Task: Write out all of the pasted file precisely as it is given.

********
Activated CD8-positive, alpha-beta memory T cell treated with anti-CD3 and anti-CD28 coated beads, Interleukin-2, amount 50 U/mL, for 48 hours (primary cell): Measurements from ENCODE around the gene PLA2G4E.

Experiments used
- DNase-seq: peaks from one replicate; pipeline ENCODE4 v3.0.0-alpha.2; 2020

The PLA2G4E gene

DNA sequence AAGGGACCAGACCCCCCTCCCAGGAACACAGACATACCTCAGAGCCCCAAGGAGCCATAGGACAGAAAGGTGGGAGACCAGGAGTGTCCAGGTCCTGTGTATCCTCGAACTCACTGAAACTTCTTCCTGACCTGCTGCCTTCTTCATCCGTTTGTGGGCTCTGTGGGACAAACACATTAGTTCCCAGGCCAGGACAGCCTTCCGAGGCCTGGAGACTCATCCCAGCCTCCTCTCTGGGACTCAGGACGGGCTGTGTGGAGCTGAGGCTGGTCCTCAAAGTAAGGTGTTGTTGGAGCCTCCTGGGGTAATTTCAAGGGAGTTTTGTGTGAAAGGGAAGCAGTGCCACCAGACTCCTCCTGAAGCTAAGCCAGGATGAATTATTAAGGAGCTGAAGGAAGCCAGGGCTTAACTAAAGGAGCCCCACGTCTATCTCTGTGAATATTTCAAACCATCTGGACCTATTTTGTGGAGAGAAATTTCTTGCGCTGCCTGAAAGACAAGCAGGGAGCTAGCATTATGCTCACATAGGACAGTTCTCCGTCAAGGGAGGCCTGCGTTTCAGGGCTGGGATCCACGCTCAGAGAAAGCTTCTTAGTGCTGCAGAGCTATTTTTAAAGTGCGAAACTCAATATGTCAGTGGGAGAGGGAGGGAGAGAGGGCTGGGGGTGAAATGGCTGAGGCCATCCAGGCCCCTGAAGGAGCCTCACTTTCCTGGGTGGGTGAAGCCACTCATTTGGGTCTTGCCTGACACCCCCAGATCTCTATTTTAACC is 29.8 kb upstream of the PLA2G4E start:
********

Activated CD8-positive, alpha-beta memory T cell treated with anti-CD3 and anti-CD28 coated beads, Interleukin-2, amount 50 U/mL, for 48 hours (primary cell): Measurements from ENCODE around the gene PLA2G4E.

Experiments used
- DNase-seq: peaks from one replicate; pipeline ENCODE4 v3.0.0-alpha.2; 2020

The PLA2G4E gene

DNA sequence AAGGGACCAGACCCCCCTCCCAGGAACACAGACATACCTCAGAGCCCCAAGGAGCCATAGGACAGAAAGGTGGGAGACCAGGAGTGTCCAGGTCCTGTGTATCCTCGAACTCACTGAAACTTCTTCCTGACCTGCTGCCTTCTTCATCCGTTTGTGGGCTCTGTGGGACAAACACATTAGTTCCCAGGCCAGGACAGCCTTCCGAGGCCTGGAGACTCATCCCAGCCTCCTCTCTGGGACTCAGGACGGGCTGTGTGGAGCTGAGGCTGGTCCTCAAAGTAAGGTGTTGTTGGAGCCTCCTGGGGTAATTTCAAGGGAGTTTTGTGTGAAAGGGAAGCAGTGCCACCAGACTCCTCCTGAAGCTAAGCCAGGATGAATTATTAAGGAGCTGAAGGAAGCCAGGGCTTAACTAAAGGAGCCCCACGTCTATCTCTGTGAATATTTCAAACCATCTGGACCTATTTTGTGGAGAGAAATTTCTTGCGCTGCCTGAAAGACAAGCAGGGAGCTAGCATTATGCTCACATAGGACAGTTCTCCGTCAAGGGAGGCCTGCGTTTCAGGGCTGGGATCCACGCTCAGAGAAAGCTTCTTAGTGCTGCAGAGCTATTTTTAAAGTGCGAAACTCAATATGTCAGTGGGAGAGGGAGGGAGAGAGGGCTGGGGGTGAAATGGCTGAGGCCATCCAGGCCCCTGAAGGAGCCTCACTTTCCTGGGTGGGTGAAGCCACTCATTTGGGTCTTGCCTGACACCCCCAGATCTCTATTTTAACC is 29.8 kb upstream of the PLA2G4E start: